Really, there’s two big news items. One is… I’m getting married! I got engaged yesterday at a little after 12:00am. Natasha and I are both pretty excited about that. The other big news item is that I’m back in school, going after a degree in computer science. That’s all for now, but stay tuned for pics of some cool events at work and home.
December 22, 2004
I’m a *nix admin by trade. I work in support of infrastructure services and research at a University. My group also handles issues that grad students have that might be keeping them from getting research done. There are many, many of these researchers using some form of Linux to get their work done, and the biggest problem they’ve had has to do with IPv6.
By default, SuSE, Fedora and Mandrake have decided to enable IPv6. This has caused numerous problems, all of which are fixed by disabling IPv6. The question then becomes “why the hell is it enabled in the first place?”.
I have worked in both corporate and academic/research environments. I work in a place that is involved with some very intense and high profile research into network-related protocols, devices and internetworking mechanics. However, I have never received an email from any research or development group demanding IPv6. That being the case, you can imagine how many end-user-types have requested IPv6. A vast majority of non-CS types have no idea what IP even is, let alone that it has versions.
I’ve been using Linux on my desktop for about 5 or 6 years now. I have never required IPv6 for anything. Over these past several years, I have frequented many forums and google groups, and joined a few dozen mailing lists. I have not ever witnessed a post from a frustrated user trying desperately to enable ipv6 and get it working. However, since this recent onslaught courtesy of the Linux distros, the forums and newbie lists are absolutely flooded with problems with name resolution, slow network connections, and “Mozilla slow” postings. These are all fixed by disabling IPv6.
Nothing *requires* IPv6 that I’m aware of, and I use *a lot* of various types of applications, ranging from mundane services like LDAP, DHCP and CUPS, to slightly more exciting things like Apache and MySQL, to cool stuff like music streaming apps and multimedia recording and editing tools, high performance clustering apps, and I’ve even tested P2P apps for others. From the desktop to the server to the cluster, IPv6 is simply NOT a necessity. Please, please, please, disable it. If I need it, I know where the modules.conf file is.
December 19, 2004
I have a Mac at the house. For any mac folks wondering, it’s A dual G4 with the mirrored drive doors. I finally found a really great online source for Mac hardware, bought an airport wireless card for my Mac, installed it (all of 30 seconds, by the way), and proceeded to go buy the Airport Express with Airtunes. Read on for details…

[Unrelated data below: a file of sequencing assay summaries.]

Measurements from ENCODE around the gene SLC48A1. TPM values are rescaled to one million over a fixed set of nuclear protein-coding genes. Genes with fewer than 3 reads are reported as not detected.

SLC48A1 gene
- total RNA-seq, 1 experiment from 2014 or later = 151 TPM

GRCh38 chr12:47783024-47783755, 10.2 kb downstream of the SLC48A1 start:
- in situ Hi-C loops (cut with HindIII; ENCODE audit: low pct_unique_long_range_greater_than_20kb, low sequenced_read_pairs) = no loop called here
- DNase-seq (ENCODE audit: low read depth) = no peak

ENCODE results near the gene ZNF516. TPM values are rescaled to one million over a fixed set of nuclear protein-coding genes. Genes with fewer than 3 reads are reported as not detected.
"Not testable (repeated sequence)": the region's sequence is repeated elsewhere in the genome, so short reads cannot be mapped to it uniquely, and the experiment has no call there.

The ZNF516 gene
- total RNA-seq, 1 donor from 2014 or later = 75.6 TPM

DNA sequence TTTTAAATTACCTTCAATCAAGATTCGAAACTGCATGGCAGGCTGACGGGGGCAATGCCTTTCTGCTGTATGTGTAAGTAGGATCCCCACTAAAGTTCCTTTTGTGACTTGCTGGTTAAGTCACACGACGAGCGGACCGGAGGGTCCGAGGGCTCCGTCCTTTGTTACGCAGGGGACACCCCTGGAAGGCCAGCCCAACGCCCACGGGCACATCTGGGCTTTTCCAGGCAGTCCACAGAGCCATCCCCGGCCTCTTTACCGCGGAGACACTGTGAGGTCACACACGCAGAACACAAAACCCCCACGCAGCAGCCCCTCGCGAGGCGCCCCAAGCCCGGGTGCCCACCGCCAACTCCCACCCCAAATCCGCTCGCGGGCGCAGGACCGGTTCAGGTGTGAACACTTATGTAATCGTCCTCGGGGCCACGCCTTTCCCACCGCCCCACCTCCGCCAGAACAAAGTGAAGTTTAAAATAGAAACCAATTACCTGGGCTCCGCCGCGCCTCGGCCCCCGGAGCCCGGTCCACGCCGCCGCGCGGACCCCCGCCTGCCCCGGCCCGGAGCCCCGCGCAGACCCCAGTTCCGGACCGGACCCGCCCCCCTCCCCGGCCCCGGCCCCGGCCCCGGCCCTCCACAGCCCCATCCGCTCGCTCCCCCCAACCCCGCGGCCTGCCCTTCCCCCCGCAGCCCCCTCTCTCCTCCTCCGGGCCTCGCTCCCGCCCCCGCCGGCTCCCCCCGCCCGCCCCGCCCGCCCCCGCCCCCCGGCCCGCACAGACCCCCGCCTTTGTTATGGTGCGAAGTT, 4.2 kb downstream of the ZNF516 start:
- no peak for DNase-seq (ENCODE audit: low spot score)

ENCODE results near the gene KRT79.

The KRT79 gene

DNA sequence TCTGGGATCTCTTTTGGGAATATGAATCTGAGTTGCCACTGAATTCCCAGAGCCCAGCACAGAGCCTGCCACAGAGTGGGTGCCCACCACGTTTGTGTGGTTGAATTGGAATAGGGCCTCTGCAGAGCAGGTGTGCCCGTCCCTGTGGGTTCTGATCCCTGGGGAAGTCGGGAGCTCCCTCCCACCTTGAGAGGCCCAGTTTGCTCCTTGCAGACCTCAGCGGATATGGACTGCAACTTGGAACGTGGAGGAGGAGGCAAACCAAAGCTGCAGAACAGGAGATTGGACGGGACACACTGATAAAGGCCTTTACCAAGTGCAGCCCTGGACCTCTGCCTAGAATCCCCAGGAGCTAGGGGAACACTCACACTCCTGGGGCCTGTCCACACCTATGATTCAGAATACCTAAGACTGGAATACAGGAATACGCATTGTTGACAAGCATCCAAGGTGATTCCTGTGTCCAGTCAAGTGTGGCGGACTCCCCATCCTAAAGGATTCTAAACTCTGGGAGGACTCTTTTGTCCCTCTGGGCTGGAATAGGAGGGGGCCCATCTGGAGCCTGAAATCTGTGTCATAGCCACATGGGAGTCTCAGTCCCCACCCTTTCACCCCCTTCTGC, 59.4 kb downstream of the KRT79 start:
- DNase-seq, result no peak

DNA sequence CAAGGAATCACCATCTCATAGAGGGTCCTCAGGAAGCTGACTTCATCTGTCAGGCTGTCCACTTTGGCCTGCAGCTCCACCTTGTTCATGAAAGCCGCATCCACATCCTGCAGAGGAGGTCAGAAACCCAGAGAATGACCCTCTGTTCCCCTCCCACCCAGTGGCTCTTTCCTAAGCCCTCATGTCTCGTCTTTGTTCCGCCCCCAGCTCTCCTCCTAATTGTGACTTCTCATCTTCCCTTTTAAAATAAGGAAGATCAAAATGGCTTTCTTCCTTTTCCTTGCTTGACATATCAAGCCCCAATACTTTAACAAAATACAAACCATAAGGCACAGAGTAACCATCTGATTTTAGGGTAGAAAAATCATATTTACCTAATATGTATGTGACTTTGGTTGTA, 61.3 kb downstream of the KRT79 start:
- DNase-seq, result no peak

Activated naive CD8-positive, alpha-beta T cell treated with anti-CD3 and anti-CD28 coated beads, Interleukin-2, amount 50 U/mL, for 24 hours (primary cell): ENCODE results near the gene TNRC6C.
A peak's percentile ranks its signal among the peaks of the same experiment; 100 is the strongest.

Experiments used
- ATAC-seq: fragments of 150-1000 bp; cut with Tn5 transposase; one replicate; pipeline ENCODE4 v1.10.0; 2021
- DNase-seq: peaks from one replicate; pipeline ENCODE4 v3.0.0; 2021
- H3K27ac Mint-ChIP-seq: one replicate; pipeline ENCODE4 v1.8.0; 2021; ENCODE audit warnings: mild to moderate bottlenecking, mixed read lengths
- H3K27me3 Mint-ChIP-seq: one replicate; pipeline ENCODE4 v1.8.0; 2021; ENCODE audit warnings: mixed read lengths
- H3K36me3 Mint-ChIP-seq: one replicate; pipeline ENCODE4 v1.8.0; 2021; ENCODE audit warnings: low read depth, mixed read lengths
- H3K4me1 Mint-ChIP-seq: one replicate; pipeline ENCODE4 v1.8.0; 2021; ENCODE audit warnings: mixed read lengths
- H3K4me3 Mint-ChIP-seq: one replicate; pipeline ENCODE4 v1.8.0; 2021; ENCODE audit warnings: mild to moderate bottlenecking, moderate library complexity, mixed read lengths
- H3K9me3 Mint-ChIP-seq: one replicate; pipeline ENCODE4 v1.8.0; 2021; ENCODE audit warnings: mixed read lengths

This little gadget fits in the palm of your hand. The way it works is really simple, too, even if you’re a complete technology zero. It gets power by plugging into a wall socket. It also has jacks on it so that you can connect it to your stereo system either via standard RCA-type cables or via an optical connector, which is what I used.
Once it’s plugged in and connected to your stereo, you run over to the mac, open the “Airport Assistant” tool, tell it to find the new device, and then when it does, you give it a name. At this point, you can open up iTunes, select the name you just gave to the Airtunes unit as the destination for the music, and your Mac is now beaming music to your stereo system via the wireless network. It really is absolutely brilliant. It’s what we in the tech industry call a “solution”. This is not random crap cobbled together with duct tape. This is stuff that “just works”. However, there are two things any geek should know about this solution:
1. It won’t beam Ogg files, to my knowledge. I have a mixed collection of 90% ogg and 10% mp3 files. When you tell iTunes to play an MP3 file, it shows that it’s contacting the airtunes unit to beam the files over for playback. With ogg files, iTunes doesn’t even try. This isn’t totally unexpected, since iTunes doesn’t even play ogg files by default, but people should know this.
2. I initially had my wireless network set up with mac address filtering turned on, which will cause the airtunes unit to fail to ever get on the network. For my setup, the easiest way around this was to turn it off, let it discover the mac of the new device, and then add that to the mac filter list. Then I turned mac filtering back on, and all was well with the world.
Once that was out of the way, everything worked wonderfully! I’ve only played about 2 whole songs over the network, but so far I love it!